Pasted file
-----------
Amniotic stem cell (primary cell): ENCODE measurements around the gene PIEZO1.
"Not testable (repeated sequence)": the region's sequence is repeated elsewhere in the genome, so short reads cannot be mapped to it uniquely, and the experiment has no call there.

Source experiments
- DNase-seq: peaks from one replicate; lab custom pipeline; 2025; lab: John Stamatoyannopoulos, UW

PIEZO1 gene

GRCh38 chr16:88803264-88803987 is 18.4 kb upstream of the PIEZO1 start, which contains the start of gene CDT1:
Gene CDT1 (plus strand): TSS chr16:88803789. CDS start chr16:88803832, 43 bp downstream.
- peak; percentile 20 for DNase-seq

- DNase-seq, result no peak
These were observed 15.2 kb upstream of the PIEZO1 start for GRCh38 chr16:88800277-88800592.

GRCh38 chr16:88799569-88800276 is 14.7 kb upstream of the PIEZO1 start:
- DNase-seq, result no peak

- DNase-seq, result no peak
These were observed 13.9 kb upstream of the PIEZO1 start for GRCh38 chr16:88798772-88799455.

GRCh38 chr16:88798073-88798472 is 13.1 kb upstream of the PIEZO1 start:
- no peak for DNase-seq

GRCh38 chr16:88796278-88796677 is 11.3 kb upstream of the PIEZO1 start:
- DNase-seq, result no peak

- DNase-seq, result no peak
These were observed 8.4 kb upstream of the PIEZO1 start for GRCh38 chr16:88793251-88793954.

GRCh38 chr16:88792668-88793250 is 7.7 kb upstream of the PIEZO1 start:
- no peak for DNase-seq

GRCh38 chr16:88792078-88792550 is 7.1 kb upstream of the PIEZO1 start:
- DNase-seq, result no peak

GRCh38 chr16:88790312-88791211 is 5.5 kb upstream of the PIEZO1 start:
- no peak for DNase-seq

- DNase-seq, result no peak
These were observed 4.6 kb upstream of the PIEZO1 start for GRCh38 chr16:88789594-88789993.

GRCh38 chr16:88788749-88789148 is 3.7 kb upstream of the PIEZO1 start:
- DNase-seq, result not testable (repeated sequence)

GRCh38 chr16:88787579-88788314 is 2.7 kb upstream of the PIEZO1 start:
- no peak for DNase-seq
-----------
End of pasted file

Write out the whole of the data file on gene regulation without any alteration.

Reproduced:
Amniotic stem cell (primary cell): ENCODE measurements around the gene PIEZO1.
"Not testable (repeated sequence)": the region's sequence is repeated elsewhere in the genome, so short reads cannot be mapped to it uniquely, and the experiment has no call there.

Source experiments
- DNase-seq: peaks from one replicate; lab custom pipeline; 2025; lab: John Stamatoyannopoulos, UW

PIEZO1 gene

GRCh38 chr16:88803264-88803987 is 18.4 kb upstream of the PIEZO1 start, which contains the start of gene CDT1:
Gene CDT1 (plus strand): TSS chr16:88803789. CDS start chr16:88803832, 43 bp downstream.
- peak; percentile 20 for DNase-seq

- DNase-seq, result no peak
These were observed 15.2 kb upstream of the PIEZO1 start for GRCh38 chr16:88800277-88800592.

GRCh38 chr16:88799569-88800276 is 14.7 kb upstream of the PIEZO1 start:
- DNase-seq, result no peak

- DNase-seq, result no peak
These were observed 13.9 kb upstream of the PIEZO1 start for GRCh38 chr16:88798772-88799455.

GRCh38 chr16:88798073-88798472 is 13.1 kb upstream of the PIEZO1 start:
- no peak for DNase-seq

GRCh38 chr16:88796278-88796677 is 11.3 kb upstream of the PIEZO1 start:
- DNase-seq, result no peak

- DNase-seq, result no peak
These were observed 8.4 kb upstream of the PIEZO1 start for GRCh38 chr16:88793251-88793954.

GRCh38 chr16:88792668-88793250 is 7.7 kb upstream of the PIEZO1 start:
- no peak for DNase-seq

GRCh38 chr16:88792078-88792550 is 7.1 kb upstream of the PIEZO1 start:
- DNase-seq, result no peak

GRCh38 chr16:88790312-88791211 is 5.5 kb upstream of the PIEZO1 start:
- no peak for DNase-seq

- DNase-seq, result no peak
These were observed 4.6 kb upstream of the PIEZO1 start for GRCh38 chr16:88789594-88789993.

GRCh38 chr16:88788749-88789148 is 3.7 kb upstream of the PIEZO1 start:
- DNase-seq, result not testable (repeated sequence)

GRCh38 chr16:88787579-88788314 is 2.7 kb upstream of the PIEZO1 start:
- no peak for DNase-seq